September 17, 2013
As the Treasurer of a large county in Maryland and an active GFOA member, I have grave concerns over the proposed regulation of Money Market Mutual Funds. Specifically, the area of greatest concern is the proposed floating Net Asset Value. This significantly affects the institutional cash/investment manager from using these funds for daily cash management purposes. In addition, it will potentially move the local government investor into risker investments in lower credit quality institutions with less liquidity and flexibility. It may cause a concentration of investments in local banks or brokerages which reduces diversification in our short-term portfolios and in turn increases risk in our portfolios of tax-payer money. The changes to a floating NAV will also be expensive for system changes to track and value our portfolios. This will also affect the Local Government Investment Pools which operate "like" Rule 2a-7 funds. These LGIPs have been a valuable investment option for state and local governments to pool our investible dollars together and hire professional expertise to invest those dollars. The change to a floating NAV is also a problem for us in following the Government Accounting Standards Board (GASB) rules in disclosing, reporting and valuing our investment portfolios.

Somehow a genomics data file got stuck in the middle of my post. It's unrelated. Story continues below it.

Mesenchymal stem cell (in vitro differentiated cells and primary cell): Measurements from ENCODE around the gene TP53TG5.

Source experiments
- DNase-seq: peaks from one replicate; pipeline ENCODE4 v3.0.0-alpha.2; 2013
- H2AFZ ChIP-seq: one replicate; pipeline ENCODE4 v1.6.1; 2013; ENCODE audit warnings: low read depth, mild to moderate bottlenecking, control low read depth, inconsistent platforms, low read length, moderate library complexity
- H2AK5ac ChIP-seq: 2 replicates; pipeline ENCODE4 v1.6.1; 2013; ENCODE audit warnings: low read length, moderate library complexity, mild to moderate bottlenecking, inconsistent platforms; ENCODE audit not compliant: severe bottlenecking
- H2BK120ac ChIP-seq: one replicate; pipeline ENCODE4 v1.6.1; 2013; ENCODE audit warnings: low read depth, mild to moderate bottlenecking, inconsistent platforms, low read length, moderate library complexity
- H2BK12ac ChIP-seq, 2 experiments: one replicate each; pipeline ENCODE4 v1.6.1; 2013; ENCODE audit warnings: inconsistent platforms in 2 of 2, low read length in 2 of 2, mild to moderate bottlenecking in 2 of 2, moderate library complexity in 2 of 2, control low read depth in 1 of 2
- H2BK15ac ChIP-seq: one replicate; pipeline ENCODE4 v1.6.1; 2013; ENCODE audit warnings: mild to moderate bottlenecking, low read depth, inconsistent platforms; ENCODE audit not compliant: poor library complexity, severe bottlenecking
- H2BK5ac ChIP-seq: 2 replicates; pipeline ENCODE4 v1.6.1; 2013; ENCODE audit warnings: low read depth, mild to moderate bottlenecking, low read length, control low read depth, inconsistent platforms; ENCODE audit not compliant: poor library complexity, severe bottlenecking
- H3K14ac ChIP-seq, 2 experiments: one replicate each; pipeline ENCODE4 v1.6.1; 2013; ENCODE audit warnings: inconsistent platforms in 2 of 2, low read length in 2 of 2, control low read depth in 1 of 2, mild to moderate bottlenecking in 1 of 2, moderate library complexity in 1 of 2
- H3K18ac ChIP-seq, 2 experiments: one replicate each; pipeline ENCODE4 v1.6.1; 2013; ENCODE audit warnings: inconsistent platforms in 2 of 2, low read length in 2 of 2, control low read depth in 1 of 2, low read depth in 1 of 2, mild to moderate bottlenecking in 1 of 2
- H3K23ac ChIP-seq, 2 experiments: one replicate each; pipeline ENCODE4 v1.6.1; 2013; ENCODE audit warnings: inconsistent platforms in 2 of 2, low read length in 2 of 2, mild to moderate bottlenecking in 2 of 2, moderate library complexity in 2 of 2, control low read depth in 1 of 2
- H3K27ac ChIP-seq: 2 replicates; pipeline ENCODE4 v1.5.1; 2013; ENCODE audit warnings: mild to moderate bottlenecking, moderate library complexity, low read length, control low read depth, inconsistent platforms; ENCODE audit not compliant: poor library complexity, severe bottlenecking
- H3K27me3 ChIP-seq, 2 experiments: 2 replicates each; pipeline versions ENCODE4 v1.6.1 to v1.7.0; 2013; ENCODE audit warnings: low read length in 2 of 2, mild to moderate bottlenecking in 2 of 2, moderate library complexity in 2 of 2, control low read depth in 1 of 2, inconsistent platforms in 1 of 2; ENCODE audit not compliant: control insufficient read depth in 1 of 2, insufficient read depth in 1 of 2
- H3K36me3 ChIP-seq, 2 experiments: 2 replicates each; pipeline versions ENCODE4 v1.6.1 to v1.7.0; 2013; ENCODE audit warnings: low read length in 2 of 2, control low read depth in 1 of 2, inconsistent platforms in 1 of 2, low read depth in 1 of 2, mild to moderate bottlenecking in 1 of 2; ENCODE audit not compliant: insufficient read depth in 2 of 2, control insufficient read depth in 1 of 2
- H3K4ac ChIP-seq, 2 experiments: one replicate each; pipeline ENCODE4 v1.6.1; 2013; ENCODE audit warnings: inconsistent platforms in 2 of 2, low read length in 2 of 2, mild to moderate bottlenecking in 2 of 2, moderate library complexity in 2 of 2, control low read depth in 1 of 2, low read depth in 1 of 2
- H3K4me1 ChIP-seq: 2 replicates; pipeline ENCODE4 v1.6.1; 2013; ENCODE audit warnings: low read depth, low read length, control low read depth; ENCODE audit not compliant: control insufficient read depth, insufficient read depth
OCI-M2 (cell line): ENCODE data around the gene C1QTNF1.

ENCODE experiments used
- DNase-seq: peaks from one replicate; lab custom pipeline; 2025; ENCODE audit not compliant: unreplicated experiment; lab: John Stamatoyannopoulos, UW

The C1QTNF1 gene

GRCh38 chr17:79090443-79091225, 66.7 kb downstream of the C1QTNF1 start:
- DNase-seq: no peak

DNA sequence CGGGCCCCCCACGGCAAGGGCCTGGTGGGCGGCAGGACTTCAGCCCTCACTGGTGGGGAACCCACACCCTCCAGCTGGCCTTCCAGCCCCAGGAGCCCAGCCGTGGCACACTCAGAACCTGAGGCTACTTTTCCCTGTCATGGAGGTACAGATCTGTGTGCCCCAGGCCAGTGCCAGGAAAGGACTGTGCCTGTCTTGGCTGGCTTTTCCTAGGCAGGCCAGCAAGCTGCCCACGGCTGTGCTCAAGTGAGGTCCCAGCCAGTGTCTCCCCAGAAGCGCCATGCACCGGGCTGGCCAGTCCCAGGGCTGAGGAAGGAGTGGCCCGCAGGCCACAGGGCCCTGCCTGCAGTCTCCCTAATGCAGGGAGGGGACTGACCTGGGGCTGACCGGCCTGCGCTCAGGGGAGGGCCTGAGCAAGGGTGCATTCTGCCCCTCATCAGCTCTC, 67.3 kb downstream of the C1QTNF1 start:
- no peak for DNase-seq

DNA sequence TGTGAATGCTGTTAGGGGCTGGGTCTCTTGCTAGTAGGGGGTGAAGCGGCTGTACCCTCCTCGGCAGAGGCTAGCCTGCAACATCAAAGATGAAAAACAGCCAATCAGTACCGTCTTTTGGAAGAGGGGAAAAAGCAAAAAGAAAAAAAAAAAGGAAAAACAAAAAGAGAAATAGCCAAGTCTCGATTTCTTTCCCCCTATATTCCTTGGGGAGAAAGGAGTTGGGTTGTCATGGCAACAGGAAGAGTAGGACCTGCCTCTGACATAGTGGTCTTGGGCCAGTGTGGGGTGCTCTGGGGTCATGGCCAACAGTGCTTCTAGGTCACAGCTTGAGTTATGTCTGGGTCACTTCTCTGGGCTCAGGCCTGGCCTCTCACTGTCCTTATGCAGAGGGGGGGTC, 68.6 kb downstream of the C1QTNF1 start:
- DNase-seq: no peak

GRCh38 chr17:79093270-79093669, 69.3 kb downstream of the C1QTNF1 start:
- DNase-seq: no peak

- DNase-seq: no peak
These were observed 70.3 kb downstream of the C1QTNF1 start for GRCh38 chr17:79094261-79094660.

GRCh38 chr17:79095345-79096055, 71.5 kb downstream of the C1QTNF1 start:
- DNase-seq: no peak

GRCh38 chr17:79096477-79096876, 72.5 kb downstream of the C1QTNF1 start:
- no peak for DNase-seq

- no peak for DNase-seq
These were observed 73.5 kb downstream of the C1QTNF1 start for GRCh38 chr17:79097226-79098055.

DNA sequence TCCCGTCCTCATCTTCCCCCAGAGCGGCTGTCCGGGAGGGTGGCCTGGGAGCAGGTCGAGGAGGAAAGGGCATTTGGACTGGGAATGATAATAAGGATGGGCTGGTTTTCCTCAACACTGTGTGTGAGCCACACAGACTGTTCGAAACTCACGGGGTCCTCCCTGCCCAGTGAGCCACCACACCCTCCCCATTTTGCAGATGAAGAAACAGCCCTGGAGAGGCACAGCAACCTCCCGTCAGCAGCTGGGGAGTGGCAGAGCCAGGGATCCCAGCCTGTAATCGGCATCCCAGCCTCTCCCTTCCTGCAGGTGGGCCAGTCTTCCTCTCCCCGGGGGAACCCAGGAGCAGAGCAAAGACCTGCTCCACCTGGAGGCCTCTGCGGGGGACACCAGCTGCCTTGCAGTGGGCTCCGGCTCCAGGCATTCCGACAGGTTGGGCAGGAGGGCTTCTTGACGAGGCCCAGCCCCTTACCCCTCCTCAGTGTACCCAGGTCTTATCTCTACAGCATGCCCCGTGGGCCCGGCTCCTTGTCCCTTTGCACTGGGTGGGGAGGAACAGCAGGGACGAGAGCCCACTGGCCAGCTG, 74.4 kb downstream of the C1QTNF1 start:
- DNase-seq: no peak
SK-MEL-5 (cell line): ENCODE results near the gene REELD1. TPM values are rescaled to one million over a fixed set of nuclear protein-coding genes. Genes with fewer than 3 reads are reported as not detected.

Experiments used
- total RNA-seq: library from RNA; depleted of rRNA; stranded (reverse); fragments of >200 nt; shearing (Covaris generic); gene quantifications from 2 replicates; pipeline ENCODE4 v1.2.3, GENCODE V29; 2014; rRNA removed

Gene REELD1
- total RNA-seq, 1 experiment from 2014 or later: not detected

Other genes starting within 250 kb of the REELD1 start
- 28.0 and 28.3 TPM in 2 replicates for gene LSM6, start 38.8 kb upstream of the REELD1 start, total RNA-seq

A second area of concern is the treatment of tax-exempt money market mutual funds differently than the U. S. Government money market mutual funds by proposing that they have a floating NAV. Tax-exempt MMFs are the largest purchaser of short-term municipal debt securities. These debt securities assist in financing local infrastructure at a low cost because of their tax-exempt status. If these proposals decrease the investor pool for these securities, it will increase costs for infrastructure across the country. It does not make sense to treat securities issued by the federal government and the agencies differently than the securities issued by our state and local governments. Funds investing in all of these security types should have similar treatment in the SEC rules. The taxpayers are the source of funds for repayment of federal, state and local government debt.
The strengthening of the safety of money market funds in the SEC's 2010 regulatory changes are sufficient to protect the investors. Investors, especially institutional investors, are able to evaluate and understand their investment in money market mutual funds. These new proposals seem to hasten a potential run on a fund rather than protect against it with the floating NAV and the other proposals. Investors will exit the funds quicker with extremely small movements in NAV.
Please reconsider your proposals and the effect they will have on the state and local governments across the country.